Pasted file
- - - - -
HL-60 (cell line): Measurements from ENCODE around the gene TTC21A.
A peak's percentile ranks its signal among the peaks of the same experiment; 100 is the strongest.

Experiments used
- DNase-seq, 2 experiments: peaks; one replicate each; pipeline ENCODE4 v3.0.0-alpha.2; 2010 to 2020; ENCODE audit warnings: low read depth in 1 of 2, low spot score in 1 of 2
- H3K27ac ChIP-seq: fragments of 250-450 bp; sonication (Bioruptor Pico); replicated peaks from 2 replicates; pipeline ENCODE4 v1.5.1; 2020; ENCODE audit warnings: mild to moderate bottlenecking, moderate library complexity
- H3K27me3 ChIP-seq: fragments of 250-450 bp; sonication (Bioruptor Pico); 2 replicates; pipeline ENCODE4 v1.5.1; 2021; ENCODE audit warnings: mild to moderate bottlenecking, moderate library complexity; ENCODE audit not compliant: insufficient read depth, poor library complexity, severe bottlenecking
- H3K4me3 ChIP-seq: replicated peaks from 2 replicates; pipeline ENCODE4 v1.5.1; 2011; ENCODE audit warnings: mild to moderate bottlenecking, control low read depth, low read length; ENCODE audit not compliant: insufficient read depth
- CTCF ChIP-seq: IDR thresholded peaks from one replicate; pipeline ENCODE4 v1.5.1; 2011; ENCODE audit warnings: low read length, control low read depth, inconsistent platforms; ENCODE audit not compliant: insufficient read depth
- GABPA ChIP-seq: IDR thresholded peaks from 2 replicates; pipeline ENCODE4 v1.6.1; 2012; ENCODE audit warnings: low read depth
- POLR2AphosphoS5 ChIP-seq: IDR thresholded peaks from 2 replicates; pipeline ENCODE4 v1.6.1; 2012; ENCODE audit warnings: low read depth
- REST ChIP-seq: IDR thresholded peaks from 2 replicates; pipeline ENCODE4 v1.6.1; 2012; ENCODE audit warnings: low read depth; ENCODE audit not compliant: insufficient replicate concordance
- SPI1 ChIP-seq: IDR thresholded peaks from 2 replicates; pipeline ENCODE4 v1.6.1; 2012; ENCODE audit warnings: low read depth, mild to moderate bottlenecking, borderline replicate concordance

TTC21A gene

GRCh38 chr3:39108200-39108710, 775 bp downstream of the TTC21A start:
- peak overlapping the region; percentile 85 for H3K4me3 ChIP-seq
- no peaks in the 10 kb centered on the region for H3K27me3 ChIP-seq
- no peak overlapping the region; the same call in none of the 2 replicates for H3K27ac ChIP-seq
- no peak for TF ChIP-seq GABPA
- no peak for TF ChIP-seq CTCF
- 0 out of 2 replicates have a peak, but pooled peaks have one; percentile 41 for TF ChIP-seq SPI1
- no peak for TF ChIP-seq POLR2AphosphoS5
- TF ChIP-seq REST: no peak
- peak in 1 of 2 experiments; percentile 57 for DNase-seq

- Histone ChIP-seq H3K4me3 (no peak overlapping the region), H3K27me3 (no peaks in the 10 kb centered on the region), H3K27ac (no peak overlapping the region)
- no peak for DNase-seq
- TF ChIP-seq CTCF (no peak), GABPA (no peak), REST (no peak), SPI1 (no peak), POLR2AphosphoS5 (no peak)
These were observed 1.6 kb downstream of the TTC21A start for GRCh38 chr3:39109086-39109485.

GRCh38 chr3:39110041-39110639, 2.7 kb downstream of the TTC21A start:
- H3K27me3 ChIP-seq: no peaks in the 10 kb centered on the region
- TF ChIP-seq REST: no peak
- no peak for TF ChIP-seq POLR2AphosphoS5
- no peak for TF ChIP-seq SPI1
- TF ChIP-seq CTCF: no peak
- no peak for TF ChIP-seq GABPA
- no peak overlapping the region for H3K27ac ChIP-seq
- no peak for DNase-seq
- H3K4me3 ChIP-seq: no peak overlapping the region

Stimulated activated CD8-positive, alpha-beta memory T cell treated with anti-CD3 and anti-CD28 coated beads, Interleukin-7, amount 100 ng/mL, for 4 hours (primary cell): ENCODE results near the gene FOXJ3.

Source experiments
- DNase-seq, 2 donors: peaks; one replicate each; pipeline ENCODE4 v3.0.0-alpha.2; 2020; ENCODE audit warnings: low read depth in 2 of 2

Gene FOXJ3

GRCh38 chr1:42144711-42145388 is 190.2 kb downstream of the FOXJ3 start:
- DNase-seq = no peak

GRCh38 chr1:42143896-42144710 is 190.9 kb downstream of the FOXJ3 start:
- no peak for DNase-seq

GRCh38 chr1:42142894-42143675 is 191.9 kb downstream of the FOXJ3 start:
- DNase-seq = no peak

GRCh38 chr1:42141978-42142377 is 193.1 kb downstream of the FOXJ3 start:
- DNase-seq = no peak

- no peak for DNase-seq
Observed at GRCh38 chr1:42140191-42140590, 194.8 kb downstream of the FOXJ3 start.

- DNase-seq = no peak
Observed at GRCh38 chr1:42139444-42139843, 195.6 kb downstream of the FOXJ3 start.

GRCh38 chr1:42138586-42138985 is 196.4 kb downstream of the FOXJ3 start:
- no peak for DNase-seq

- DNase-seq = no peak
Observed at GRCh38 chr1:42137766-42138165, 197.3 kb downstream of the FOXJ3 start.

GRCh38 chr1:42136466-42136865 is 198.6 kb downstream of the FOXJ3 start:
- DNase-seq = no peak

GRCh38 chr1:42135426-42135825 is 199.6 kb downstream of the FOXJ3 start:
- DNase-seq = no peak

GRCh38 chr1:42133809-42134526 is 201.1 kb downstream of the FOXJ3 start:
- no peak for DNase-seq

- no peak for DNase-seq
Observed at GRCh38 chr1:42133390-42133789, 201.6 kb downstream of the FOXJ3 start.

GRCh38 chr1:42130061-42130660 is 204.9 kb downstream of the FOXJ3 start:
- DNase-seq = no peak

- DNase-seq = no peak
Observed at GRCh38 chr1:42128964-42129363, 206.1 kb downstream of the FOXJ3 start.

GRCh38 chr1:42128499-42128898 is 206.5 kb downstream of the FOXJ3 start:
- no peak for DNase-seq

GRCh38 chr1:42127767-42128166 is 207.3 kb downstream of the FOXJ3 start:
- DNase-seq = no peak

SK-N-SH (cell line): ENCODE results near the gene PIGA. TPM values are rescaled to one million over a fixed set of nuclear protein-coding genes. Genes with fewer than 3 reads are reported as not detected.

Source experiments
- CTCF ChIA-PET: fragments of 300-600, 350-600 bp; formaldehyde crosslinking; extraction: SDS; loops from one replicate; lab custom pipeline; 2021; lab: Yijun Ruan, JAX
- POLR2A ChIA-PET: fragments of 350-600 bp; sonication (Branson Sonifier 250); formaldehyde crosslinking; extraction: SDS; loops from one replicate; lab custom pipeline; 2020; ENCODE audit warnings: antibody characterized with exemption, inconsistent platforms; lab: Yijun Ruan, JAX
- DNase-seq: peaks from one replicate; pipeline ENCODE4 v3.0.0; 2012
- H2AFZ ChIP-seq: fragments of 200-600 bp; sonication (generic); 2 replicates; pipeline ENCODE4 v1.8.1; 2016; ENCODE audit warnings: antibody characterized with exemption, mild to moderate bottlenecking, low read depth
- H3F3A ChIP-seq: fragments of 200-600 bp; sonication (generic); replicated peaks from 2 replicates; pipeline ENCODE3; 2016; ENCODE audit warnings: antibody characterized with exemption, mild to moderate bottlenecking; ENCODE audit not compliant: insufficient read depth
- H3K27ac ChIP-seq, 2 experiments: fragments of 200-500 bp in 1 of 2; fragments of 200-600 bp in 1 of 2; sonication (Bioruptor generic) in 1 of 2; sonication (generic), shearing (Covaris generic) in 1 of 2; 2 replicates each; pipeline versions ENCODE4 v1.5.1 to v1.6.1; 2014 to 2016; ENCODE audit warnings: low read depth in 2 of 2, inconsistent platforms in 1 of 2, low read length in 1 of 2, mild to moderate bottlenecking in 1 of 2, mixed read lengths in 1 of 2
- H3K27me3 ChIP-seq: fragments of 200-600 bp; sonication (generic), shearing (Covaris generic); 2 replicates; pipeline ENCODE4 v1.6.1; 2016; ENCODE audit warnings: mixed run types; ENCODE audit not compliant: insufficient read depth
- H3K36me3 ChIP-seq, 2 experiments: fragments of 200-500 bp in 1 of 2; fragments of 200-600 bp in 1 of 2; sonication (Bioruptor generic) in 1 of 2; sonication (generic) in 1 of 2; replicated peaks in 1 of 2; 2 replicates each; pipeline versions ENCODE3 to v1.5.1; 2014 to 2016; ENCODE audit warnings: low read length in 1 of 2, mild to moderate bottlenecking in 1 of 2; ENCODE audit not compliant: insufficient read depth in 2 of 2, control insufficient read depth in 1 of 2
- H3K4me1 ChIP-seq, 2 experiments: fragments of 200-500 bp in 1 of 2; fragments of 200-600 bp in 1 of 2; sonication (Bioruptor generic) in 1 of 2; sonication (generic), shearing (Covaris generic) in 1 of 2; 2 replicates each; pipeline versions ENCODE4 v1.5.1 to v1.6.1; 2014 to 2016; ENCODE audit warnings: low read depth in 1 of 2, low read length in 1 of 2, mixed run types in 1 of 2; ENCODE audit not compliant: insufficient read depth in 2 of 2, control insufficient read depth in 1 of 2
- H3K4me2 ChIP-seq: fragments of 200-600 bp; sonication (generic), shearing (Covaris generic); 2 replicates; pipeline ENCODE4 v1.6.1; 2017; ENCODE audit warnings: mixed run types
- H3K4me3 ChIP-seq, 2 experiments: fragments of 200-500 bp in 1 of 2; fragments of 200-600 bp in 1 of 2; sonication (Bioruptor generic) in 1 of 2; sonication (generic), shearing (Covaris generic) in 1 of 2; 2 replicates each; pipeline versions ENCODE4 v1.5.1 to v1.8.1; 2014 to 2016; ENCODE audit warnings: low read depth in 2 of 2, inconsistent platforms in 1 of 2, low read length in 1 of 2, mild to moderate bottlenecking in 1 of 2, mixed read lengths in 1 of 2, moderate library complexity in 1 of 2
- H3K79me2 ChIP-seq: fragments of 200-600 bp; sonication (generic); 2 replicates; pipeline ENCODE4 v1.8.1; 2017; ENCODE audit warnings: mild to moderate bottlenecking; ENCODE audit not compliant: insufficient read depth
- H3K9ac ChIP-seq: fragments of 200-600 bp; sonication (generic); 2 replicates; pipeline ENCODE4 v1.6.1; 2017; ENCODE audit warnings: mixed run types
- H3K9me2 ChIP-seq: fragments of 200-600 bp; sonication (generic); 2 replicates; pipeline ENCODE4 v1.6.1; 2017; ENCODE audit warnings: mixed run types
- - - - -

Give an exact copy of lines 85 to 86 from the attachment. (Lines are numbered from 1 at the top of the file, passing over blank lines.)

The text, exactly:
- H3K4me2 ChIP-seq: fragments of 200-600 bp; sonication (generic), shearing (Covaris generic); 2 replicates; pipeline ENCODE4 v1.6.1; 2017; ENCODE audit warnings: mixed run types
- H3K4me3 ChIP-seq, 2 experiments: fragments of 200-500 bp in 1 of 2; fragments of 200-600 bp in 1 of 2; sonication (Bioruptor generic) in 1 of 2; sonication (generic), shearing (Covaris generic) in 1 of 2; 2 replicates each; pipeline versions ENCODE4 v1.5.1 to v1.8.1; 2014 to 2016; ENCODE audit warnings: low read depth in 2 of 2, inconsistent platforms in 1 of 2, low read length in 1 of 2, mild to moderate bottlenecking in 1 of 2, mixed read lengths in 1 of 2, moderate library complexity in 1 of 2